In the Harry Potter series, the use of magic is regulated by "The Ministry of Magic". It seems that it is fashioned off any of the British ministries that regulate various industries and trades. However, I'm a bit confused at some of the liberties taken by the Ministry of Magic with magicians' ... liberties. The Ministry seems to overstep some common liberties when enforcing it's regulatory power. It's almost to say that though magic ability is an innate capacity of the magicians of the Harry Potter universe, they have no actual right to practice that magic as they see fit (with obvious exceptions of harm to others, etc.). It seems akin to me to say that I'd have no right to practice any other skill with which I may be innately attuned.

For example:

  1. Hagrid is banned from using magic because he was expelled from Hogwarts decades ago. Is this because magic is more like law or medicine, and you need proof of competency before you can legally practice, or is it because the ministry believes you do not have the right to use magic outside of their rules book?
  2. It's not just Hogwarts policy, but a policy of the Ministry of Magic that students of Hogwarts may not intentionally use magic outside of professorial supervision. This is similar to the issue with Hagrid. Does the Ministry believe you do not have an inherent right to use magic?
  3. It is not allowed to offer magical services to muggles, or enchant muggle items, or otherwise reveal the true nature of magic to any muggle. There's an entire economy being oppressed here with the only excuse being the safety of the magical community. Is that actually a legitimate concern?
  4. Azkaban is described as a rather horrid place, where the mere presence of your guards (Dementors), sucks any pleasantness from the place. Prisoners often go insane. The threat of such a prison is often a tandem operator to totalitarian regimes. It also seems to be the only magician's prison. Hagrid had to serve several months there in Chamber of Secrets for a benign offense, if I remember correctly, right there alongside the convicted Deatheaters.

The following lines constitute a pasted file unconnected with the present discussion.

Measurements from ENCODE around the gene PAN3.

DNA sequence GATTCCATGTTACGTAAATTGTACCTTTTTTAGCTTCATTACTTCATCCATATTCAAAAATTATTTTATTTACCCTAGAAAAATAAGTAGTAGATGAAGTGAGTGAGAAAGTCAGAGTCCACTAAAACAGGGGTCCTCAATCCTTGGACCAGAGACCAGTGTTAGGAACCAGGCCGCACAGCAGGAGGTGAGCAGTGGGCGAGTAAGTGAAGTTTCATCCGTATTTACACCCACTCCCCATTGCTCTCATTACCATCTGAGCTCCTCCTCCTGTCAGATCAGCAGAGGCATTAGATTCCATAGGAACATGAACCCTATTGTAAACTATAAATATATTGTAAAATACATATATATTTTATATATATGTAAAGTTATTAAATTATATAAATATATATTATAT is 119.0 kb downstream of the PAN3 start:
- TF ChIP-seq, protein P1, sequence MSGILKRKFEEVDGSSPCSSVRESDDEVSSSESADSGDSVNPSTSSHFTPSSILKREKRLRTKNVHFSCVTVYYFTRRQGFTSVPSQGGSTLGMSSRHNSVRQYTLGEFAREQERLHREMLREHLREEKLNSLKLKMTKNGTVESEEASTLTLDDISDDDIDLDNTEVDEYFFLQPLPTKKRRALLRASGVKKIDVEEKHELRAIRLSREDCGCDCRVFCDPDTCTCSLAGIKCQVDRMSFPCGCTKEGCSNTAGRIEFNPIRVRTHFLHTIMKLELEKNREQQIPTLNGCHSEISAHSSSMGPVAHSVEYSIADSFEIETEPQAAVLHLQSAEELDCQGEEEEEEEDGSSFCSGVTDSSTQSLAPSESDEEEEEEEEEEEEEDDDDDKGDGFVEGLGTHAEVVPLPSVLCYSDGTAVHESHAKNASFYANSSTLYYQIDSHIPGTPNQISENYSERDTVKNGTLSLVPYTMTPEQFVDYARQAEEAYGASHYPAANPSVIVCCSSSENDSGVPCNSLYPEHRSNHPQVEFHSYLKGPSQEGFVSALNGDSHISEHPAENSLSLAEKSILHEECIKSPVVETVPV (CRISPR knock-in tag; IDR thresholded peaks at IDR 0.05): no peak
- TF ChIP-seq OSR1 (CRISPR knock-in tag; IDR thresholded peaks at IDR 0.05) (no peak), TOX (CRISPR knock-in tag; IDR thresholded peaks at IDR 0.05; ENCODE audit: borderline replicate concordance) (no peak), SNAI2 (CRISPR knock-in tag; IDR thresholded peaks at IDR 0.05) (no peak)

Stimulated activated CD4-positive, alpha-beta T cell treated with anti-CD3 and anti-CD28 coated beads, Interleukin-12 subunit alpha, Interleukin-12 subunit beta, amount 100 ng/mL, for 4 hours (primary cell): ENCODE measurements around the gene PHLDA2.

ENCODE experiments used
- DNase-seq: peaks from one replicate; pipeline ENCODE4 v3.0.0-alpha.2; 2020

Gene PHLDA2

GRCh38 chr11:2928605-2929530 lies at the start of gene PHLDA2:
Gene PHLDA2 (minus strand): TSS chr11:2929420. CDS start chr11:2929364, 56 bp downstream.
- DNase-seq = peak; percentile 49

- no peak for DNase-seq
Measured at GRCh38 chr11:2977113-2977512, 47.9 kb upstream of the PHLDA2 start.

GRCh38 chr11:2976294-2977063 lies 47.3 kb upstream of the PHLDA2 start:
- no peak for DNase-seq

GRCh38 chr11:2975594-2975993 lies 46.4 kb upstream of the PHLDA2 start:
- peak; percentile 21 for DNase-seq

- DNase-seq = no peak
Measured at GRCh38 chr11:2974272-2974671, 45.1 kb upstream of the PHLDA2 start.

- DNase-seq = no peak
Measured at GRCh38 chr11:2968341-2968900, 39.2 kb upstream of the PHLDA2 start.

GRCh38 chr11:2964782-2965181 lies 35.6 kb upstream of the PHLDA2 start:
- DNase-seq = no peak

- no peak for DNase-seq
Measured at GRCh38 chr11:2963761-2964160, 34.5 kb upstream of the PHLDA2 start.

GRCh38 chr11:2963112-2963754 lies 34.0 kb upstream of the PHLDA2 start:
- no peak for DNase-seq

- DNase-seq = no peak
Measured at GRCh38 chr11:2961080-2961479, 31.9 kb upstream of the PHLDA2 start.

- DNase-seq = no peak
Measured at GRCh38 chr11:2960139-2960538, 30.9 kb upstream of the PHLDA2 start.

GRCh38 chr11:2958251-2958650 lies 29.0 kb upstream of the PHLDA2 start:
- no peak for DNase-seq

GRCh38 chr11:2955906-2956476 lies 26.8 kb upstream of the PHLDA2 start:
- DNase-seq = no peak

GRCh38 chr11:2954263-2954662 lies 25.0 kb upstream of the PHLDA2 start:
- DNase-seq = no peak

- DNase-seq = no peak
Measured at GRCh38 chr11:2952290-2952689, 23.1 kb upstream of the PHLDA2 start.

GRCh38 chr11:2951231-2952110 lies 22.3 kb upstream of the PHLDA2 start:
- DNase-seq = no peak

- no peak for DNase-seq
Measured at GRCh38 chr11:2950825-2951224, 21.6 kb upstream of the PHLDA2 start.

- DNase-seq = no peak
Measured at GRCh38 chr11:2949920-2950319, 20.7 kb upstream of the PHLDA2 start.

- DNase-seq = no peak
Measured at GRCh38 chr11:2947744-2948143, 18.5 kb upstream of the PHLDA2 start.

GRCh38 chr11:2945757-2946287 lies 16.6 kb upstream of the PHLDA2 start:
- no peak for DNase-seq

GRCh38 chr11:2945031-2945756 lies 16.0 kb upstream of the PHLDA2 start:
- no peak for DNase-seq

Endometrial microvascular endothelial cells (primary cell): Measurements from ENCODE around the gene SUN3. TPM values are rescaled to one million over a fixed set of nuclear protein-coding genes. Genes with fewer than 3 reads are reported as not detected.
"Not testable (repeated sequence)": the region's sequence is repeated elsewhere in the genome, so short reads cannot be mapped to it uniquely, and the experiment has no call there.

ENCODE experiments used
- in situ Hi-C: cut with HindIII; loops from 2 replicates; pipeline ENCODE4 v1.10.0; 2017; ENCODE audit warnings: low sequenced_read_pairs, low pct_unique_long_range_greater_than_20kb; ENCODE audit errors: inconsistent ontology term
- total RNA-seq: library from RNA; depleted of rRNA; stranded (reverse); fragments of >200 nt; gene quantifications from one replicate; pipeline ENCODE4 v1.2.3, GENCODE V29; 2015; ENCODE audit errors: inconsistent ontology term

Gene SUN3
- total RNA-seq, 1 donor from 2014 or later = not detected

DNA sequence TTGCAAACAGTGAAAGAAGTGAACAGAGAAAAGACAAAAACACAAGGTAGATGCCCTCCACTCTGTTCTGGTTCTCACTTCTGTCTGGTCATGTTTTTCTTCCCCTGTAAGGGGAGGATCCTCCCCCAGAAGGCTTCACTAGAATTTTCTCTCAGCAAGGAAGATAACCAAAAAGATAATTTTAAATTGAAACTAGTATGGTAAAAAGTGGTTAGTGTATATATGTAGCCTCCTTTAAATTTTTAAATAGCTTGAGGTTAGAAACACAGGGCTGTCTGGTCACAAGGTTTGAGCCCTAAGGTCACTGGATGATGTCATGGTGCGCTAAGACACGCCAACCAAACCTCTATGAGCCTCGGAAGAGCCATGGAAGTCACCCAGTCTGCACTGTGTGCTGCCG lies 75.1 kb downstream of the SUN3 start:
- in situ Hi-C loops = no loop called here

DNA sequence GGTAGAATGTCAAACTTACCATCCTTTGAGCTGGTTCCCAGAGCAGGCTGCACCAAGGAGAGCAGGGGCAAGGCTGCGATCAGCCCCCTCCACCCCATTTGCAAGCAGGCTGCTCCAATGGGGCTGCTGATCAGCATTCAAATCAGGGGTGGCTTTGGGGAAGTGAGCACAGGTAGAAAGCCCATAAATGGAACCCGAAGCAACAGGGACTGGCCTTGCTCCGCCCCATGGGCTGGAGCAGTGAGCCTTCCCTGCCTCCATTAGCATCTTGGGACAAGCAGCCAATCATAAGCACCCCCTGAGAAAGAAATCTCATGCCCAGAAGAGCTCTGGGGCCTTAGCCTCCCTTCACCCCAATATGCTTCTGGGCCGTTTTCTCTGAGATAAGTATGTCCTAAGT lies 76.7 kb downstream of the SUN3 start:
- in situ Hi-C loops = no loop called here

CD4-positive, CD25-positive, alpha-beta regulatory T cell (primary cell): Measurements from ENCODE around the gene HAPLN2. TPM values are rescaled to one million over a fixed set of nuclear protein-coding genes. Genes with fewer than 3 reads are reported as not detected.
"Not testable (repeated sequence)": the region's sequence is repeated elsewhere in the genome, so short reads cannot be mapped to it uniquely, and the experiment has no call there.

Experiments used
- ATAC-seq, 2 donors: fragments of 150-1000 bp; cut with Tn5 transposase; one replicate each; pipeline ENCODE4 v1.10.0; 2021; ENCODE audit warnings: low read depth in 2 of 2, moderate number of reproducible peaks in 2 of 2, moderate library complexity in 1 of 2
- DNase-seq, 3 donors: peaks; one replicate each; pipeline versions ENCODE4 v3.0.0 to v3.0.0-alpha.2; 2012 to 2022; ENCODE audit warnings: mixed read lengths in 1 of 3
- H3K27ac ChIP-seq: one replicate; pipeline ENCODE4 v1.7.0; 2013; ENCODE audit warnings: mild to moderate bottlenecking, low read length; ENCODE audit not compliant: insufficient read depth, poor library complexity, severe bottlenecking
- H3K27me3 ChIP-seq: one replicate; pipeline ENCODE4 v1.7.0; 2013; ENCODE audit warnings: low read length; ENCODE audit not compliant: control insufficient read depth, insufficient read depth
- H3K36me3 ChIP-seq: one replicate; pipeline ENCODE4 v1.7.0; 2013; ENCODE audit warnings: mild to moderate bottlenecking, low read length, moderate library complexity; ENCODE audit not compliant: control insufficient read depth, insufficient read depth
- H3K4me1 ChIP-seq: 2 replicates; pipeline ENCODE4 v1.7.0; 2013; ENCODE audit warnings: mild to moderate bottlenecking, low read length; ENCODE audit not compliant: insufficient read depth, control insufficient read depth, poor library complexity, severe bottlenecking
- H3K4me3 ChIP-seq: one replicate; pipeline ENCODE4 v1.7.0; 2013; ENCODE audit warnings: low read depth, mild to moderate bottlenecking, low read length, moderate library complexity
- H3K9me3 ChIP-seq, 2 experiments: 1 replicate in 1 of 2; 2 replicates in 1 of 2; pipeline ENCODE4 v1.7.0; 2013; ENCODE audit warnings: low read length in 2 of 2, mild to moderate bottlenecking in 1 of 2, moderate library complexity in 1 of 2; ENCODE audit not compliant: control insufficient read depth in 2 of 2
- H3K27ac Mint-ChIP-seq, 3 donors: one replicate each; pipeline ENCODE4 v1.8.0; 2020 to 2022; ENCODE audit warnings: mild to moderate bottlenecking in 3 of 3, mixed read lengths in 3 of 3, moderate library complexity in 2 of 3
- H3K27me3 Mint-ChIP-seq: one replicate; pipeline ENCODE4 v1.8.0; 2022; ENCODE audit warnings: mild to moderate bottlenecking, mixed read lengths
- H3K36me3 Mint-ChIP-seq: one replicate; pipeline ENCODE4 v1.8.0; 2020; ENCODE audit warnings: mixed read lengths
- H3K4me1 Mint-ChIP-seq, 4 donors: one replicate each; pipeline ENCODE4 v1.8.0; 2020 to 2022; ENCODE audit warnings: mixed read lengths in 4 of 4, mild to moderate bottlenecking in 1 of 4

5. The Ministry seems to have no respect for privacy. They apparently are watching your every move, ready to pounce on you when you break their laws. More than once, Harry's transgressions were known immediately.

With the third example, I can understand an argument that magician safety is dependent on magic secrecy, but that's debatable. I also understand that out-of-universe, you need a reason why us muggle readers have never seen real magic, so I can suspend my disbelief on this point.

These elements combined leave me with a chilling feeling. Magicians don't live a particularly free life, at least not with regards to their use of magic. Does this assessment seem accurate, or am I missing something? Have other critics noticed this as well? Has J.K. Rowling commented or responded regarding this issue?

If I had to synthesize this question into a single sentence: Are magicians in the Harry Potter universe free to practice magic as they see fit, with the assumption that it is reasonable to prohibit harm against others?

I found Was the Ministry of Magic corrupt? for interesting examples of corruption, which is a staple of totalitarian governments.

closed as primarily opinion-based by jwodder, TGnat, Adamant, Valorum, Bamboo Feb 13 '17 at 22:38

Many good questions generate some degree of opinion based on expert experience, but answers to this question will tend to be almost entirely based on opinions, rather than facts, references, or specific expertise. If this question can be reworded to fit the rules in the help center, please edit the question.

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    Last two sentences in the question body: "Have other critics noticed this as well. Has J.K. Rowling commented or responded regarding this issue?" Doesn't seem too opinion based to me. – fredsbend Feb 13 '17 at 23:34
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    Yes, yes it is. – wogsland Feb 19 '17 at 2:50